What is AI doing to art?

Millions of people are currently flocking to Amsterdam to see the works of Johannes Vermeer, an exhibition that was sold out throughout. These pictures are paradigms of art, something that gives a word art its meaning. Vermeer signed them because he made them; man and work are in some sense the same. When I think of art in general, I imagine a painting by Vermeer or Leonardo, a sculpture by Michelangelo or Rodin. A reasonable first attempt at a definition work of art it would be appropriate to point to some Vermeers and Rodins: These things, and similar to them in the relevant respect, are works of art.

I suspect that many of the people who go to the Vermeer exhibition are looking for a direct “immediate” encounter with real objects. You can see the images on the internet, of course, or in books or on posters: really, you can’t avoid it The girl with the pearl earringwhich currently seems to be constantly appearing in all media, and in many of them forms, including as the most popular form of artificial intelligence (AI) imaging. But the actual physical surface on which Vermeer’s hand applied oil and pigment, and which has been loved and preserved ever since, is significant, directly expressive, and priceless, in the way that an exquisite JPEG image or DALL-E’s response to the query “I as The girl with the pearl earring” still isn’t. Going to the Rijksmuseum may not be an escape from information technology (you’ll probably take a tour via an app), but it does provide experiences with objects that were made before such technologies could be devised. This is, no doubt, part their powers to us now: They seem so pre-post-human, that is, so human.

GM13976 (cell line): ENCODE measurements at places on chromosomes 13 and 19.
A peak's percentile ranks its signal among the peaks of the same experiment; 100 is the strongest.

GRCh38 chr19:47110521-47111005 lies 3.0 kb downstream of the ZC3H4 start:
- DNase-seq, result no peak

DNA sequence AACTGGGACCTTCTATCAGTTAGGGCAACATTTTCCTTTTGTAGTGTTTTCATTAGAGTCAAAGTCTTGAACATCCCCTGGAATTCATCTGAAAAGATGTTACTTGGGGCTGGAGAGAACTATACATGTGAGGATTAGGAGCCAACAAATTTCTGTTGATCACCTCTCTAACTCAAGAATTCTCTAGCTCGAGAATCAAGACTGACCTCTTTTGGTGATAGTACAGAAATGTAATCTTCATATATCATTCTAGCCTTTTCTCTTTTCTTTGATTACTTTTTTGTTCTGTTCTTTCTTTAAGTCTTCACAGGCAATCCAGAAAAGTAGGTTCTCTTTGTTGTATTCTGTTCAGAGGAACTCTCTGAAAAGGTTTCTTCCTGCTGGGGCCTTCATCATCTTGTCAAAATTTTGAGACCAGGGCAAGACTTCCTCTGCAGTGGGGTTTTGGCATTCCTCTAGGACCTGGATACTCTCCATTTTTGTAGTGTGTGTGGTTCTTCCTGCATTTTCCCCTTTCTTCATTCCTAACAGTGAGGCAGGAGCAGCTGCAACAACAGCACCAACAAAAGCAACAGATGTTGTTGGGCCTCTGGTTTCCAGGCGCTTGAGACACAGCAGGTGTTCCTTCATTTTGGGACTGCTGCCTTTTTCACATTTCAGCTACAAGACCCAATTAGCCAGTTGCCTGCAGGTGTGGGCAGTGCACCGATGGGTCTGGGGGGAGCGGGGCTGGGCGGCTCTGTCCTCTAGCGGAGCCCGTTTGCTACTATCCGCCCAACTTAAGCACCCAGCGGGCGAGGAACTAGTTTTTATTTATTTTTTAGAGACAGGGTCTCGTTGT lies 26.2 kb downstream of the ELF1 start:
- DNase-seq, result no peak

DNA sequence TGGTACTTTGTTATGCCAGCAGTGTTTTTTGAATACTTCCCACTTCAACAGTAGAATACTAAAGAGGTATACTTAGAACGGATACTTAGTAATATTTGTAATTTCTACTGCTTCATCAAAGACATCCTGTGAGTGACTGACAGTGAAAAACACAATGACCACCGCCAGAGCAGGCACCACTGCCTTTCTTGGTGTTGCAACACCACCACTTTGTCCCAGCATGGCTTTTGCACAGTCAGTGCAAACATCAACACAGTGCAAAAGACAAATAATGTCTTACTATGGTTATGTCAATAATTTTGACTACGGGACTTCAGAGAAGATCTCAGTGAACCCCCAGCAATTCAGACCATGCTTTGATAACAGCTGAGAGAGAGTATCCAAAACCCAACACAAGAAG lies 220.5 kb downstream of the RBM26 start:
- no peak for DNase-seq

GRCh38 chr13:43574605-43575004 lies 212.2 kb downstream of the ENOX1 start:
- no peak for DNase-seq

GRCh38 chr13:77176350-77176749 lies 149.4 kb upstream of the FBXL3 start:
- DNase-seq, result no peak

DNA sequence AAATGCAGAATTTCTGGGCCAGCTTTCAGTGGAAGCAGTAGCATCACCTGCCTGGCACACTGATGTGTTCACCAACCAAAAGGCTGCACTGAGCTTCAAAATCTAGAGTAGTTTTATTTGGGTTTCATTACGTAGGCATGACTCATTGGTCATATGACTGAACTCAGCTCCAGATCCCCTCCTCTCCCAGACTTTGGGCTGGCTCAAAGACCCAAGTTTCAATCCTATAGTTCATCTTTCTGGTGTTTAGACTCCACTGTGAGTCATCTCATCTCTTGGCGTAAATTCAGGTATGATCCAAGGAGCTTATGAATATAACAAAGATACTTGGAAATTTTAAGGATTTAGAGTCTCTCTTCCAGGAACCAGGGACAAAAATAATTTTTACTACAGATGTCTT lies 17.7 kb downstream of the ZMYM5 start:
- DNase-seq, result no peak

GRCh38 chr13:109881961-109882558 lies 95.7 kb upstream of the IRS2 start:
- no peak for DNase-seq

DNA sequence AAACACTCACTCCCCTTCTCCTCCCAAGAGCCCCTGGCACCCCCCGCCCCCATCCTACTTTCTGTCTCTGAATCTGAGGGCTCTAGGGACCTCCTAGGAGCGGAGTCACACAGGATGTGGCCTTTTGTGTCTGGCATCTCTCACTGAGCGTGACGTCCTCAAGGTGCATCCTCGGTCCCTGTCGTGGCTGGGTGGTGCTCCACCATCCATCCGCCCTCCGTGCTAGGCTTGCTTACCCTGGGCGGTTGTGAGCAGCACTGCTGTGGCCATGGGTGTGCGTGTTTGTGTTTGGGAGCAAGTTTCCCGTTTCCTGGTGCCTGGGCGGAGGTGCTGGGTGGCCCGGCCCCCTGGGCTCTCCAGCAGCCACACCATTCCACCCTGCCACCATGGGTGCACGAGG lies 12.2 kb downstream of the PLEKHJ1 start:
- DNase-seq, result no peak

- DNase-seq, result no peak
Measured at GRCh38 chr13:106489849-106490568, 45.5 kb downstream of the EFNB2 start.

Crispin Sartwell as Vermeer "The girl with the pearl earring"

The significance of Vermeer derives in part from the fact that Vermeer was not, as far as art historians could determine, a bot like DALL-E, one of a series of increasingly sophisticated image generators being released and refined daily. (One of the most recent—Adobe’s Firefly—may be the best.) Vermeer’s paintings seem to be direct expressions of human emotion—perhaps his characteristic tone of “gaiety,” which is one of the reasons he’s beloved—and the embodiment of skill. But what does DALL-E express as it scours the web, merges thousands of images, and produces, in seconds, the requested work (“Taylor Swift hits a Picasso-esque bong,” for example)?

What’s wrong with bot art cannot be the mere fact that the images produced by the apps are technologically mediated. All art is by definition technologically mediated. Indeed, if there is an ancient Greek word for art, that is techand if there is an ancient Latin word for technology, that is ars. Maybe artistic media are just technologies and vice versa. Artists have generally bravely embraced new technologies, which have often advanced their craft and their expression.

The Italian Renaissance represents many fundamental achievements, such as perspective, a fundamental technique for creating virtual or simulated space. Artists (most famously Albrecht Dürer, Vermeer’s great model) shamelessly used various means to achieve this. They still work.

The artist David Hockney is one of many who have suggested that Vermeer himself used a camera obscura – a darkened chamber in which an image of what is outside can be projected, inverted, onto a wall – to produce his paintings, perhaps even outlining them on a screen. But as Svetlana Alpers and other art historians have argued, many of the technological innovations produced by the Dutch scientific and commercial explosion in the 17th century, especially with regard to lenses, were immediately adapted to the production of paintings.